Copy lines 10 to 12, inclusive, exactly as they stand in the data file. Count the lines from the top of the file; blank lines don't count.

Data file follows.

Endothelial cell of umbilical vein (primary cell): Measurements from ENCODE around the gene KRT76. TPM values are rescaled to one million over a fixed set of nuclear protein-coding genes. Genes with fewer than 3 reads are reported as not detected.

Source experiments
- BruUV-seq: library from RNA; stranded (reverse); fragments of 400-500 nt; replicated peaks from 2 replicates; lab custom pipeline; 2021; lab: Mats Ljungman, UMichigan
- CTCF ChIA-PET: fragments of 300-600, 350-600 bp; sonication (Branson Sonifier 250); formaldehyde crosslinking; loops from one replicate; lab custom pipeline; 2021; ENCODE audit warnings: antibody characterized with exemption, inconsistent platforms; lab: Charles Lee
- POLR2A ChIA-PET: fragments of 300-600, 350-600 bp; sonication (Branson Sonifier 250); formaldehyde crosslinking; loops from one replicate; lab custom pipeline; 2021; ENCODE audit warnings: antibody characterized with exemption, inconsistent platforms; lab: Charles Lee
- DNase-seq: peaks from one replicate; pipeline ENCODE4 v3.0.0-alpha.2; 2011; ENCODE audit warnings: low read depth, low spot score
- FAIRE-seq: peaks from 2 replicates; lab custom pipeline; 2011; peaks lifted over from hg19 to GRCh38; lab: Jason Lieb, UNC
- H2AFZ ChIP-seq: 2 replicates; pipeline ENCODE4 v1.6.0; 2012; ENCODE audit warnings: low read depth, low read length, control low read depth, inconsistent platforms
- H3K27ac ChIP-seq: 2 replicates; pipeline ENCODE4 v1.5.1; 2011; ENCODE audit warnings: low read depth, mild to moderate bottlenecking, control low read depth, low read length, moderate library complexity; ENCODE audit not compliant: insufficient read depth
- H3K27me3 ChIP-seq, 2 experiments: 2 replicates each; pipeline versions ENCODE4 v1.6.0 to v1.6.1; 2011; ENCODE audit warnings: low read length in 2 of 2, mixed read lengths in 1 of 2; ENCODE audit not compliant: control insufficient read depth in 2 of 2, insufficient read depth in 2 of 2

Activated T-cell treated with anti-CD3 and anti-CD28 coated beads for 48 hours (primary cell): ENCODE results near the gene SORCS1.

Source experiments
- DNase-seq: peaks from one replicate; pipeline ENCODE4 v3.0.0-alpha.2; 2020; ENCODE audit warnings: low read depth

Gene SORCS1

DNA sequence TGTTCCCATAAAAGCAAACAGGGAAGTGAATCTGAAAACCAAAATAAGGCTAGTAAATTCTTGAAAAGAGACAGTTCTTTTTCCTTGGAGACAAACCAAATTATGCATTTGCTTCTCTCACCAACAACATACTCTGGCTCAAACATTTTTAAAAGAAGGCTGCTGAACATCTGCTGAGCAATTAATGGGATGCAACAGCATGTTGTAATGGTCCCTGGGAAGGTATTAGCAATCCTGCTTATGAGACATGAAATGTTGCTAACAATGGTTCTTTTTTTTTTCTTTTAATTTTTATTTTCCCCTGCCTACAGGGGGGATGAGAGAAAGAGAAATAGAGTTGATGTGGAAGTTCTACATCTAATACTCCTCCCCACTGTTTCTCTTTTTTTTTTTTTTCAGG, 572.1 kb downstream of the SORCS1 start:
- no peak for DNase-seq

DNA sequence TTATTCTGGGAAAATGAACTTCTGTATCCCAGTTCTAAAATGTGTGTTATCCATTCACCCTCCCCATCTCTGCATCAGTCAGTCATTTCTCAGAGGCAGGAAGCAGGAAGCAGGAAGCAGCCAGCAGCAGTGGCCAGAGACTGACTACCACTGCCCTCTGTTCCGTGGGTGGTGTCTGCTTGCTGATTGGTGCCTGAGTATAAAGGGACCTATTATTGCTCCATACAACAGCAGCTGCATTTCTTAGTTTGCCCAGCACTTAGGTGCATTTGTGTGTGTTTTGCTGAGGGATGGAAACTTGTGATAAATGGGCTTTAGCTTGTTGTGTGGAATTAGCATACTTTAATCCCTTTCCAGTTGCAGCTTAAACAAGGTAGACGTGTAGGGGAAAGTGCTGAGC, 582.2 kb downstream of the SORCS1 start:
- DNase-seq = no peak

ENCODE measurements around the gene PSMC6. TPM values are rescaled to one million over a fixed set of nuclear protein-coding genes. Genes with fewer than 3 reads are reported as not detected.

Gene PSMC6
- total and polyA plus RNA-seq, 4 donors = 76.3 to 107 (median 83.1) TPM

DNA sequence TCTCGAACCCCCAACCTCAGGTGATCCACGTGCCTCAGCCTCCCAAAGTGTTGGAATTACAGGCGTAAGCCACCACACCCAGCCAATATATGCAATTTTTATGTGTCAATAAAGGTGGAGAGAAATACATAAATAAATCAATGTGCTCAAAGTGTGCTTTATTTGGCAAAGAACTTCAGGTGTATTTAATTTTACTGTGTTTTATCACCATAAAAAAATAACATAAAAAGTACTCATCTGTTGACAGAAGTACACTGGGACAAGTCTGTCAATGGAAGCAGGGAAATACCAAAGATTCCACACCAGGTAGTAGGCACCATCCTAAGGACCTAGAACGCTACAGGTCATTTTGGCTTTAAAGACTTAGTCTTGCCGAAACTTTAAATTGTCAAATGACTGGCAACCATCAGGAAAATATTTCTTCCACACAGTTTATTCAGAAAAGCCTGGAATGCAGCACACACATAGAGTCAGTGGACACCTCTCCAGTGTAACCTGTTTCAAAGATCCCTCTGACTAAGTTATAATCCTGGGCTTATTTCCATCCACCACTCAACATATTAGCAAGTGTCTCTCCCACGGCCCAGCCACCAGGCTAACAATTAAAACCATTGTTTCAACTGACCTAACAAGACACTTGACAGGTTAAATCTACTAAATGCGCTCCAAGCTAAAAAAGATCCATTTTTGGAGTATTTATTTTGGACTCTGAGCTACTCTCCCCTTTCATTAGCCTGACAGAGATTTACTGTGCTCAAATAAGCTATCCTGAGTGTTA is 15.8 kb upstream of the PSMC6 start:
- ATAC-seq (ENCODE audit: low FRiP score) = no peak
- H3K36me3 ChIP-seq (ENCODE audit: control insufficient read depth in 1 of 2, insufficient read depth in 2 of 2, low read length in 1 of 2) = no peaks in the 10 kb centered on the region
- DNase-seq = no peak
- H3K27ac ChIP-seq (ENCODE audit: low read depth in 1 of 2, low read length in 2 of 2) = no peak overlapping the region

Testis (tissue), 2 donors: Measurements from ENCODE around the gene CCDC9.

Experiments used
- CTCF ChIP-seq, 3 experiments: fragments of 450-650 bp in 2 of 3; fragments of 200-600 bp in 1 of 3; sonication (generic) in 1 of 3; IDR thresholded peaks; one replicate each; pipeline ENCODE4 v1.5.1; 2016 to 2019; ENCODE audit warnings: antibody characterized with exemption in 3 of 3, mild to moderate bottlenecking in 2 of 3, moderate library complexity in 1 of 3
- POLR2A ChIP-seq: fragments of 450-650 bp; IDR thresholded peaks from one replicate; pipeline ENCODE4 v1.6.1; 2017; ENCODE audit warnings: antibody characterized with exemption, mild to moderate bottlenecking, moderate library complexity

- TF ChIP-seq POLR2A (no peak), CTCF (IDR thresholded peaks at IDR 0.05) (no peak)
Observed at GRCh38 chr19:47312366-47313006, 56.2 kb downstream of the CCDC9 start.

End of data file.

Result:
- H3K27me3 ChIP-seq, 2 experiments: 2 replicates each; pipeline versions ENCODE4 v1.6.0 to v1.6.1; 2011; ENCODE audit warnings: low read length in 2 of 2, mixed read lengths in 1 of 2; ENCODE audit not compliant: control insufficient read depth in 2 of 2, insufficient read depth in 2 of 2

Activated T-cell treated with anti-CD3 and anti-CD28 coated beads for 48 hours (primary cell): ENCODE results near the gene SORCS1.

Source experiments